After the first portion of extraction, BHO-derived concentrates goes through a post-processing step called vacuum purging. This critical process uses a vacuum oven and pump to remove any residual solvents from the final product.
he low vacuum oven heats the concentrate at low temperatures and applies massive pressure. The heating process allows the solvent to evaporate and off-gas and remaining solvents. 3rd-party precision lab testing confirms if the finished product is clear or tainted.
Closed-loop extraction is the safer and more controlled method for extracting cannabinoids from marijuana plants. Open-loop extraction carries a higher risk of danger due to the use of flammable solvents.
Vacuum purging is a crucial step in post-processing BHO-derived concentrates. This step frees the concentrate yield of any residual solvent and makes it safe for final consumption.
BHO vs Non-BHO: Which is Better?
When it comes to choosing which type of THC concentrate is better, it ultimately comes down to personal preference. Both BHO and non-BHO concentrates have their own unique characteristics and benefits. Some people do like one over the other, and some mix and match. Which do you prefer? (comment below)
One of the main advantages of BHO is its potency. Because the butane effectively strips the plant of its essential oils and compacts the THC into a concentrated product even trim runs can yield high-level THC runs. BHO concentrates are often much more potent than non-BHO concentrates but are not necessarily made from quality-grown products. Sourcing is so important.
Concentrates are a popular choice among cannabis users looking for a strong and intense high. However, the BHOs often lack the flavor that the non-BHO captures since solventless extracts do not lose their terpenes. That’s definitely not to say that BHO can’t be super tasty.
Terpenes are naturally forming chemical compounds found in plants and some animals. They’re responsible for the aromas, flavors, and even colors associated with various types of vegetation. Terpenes are what make cannabis strains have their unique smells and tastes from one another.
Enjoying concentrates could be especially euphoric by using a Dr. Dabber Switch. The switch allows the user 25 presets for heating control. The portable dab rig allows the user to move back and forth between flower and concentrates, using the same device.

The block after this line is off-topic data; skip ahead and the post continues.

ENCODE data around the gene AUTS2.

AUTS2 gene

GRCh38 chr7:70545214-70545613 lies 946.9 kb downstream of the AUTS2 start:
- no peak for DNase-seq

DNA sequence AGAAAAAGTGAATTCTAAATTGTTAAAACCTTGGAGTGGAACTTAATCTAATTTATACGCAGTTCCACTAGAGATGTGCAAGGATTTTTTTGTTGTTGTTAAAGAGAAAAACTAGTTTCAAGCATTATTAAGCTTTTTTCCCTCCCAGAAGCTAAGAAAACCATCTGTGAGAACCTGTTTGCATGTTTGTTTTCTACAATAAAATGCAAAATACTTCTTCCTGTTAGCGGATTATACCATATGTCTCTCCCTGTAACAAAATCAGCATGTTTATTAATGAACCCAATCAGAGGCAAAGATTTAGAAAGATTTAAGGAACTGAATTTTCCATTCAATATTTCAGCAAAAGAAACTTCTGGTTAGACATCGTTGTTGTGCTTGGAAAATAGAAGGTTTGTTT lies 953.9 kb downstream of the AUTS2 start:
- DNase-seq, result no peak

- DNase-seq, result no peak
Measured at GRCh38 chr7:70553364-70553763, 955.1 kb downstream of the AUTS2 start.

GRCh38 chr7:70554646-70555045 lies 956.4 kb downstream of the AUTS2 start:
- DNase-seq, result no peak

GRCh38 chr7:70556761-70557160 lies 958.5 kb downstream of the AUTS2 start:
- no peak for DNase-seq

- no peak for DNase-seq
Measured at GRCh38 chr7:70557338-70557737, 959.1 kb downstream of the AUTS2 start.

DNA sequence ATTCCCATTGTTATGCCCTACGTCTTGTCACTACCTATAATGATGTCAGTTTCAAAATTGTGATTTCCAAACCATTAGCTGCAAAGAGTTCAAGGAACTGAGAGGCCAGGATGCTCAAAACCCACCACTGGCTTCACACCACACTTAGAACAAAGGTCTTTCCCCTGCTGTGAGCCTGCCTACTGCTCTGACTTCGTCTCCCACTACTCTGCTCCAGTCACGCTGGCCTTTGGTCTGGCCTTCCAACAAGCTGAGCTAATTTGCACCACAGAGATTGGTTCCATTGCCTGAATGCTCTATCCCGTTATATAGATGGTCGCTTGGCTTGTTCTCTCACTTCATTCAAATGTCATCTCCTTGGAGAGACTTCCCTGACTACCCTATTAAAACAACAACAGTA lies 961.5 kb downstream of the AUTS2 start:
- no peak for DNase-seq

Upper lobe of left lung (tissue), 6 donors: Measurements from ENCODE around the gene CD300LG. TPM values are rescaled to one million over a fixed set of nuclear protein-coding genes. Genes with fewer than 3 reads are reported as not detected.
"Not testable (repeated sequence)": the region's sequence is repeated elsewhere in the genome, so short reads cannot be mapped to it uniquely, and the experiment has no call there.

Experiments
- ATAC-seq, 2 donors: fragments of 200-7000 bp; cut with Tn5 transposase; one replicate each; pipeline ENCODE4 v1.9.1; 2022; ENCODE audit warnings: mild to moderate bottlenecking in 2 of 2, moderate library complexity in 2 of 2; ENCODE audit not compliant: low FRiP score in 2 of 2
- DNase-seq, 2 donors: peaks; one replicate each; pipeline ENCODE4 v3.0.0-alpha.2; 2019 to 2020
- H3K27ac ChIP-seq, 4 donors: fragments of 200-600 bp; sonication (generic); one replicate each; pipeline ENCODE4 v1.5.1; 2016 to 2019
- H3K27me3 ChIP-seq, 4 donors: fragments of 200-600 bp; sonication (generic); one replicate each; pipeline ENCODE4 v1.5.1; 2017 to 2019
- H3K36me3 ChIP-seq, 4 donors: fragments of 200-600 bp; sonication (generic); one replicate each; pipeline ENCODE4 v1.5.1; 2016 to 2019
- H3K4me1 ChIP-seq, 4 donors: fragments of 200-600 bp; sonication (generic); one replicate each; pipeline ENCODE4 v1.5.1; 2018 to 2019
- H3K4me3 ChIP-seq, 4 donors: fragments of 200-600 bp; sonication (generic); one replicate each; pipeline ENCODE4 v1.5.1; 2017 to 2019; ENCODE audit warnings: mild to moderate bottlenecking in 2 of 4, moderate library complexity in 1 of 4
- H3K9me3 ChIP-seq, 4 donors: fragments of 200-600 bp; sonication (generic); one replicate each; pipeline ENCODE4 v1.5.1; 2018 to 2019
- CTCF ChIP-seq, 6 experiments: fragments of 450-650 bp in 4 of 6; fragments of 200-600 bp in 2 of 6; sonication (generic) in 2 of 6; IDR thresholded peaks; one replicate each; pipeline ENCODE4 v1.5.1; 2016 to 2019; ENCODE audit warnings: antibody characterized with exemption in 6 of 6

Is BHO Safe?
Many people believe a myth that solvent-based concentrates are safer than solventless concentrates. It is not necessarily true that BHO is safer or healthier than non-BHO. The safety and quality of a THC concentrate depends on several factors. The quality of the marijuana plants used and the extraction method are both equally important. Despite the best efforts of cultivators growing a high quality product their harvest is easily contaminated when processed by amateurs or faulty and careless processing methods.
The main reason many people choose to avoid using BHOs is undeniably the potential of residual materials such as butane left behind in the final product. Any leftover butane in the final product is deemed contaminated. It is also often difficult to know if your concentrates might have traces of butane.
While butane is not necessarily super toxic the source may not use HQ butane. You don’t really know how much if any is in the product. That is enough for many people to choose to avoid BHOs. Using solvents always poses an uncertain risk of danger whether in processing or in leftover traces.
Contaminants can be harmful if inhaled. However, with the rise of the legal cannabis industry, there’s much more 3rd party testing, even for unlicensed processors.
The market now is safer and provides more peace of mind when using butane hash oils like shatter, budders, and live resins. Of course, you’d always want to make sure you get your stuff from a reliable source.
On the other hand, non-BHO concentrates are more pure and natural. Generally, solventless concentrates are made without any outside chemicals. Non-BHO concentrates do not carry the same risk of residual solvents. Live rosins also often have a superior flavor and a more pungent aroma.
In processing, the mechanical extraction process does not strip the plant of its natural terpenes. Processing can also affect the flavor and overall quality of the concentrate. Be warned even though BHO has few or no terpenes it does have high amounts of THC. They can also affect the flavor and overall quality of the concentrate.
In terms of solvent vs. solventless extraction, it is again difficult to say for sure which is safer or healthier. However, if the extraction process is done well resulting concentrate is typically safe to use.
Regardless of what you choose, it is important to always purchase from a reputable source.
What Does Heady NJ Think?
Overall, both BHO and non-BHO concentrates have their own unique pros and cons. The best choice ultimately depends on the individual user’s likes and needs. Some may prefer the potency and flexibility of BHO, while others may prefer the purity and organic nature of non-BHO concentrates.
Of course, it’s always important to choose THC concentrates of high-quality. Marijuana plants grown and processed in a safe and controlled environment are critical to this key factor.
Get your THC concentrates from known sources. Read labels carefully and ask questions about the extraction process to understand the ingredients and potential risks of each product. I always find it fascinating to learn and see how these processes are constantly evolving.
It is difficult to say if BHO is less safe than non-BHO concentrates. This varies depending on the specific extraction method used and how well.
Certainly, we enjoy both regularly and can say so far so good for us!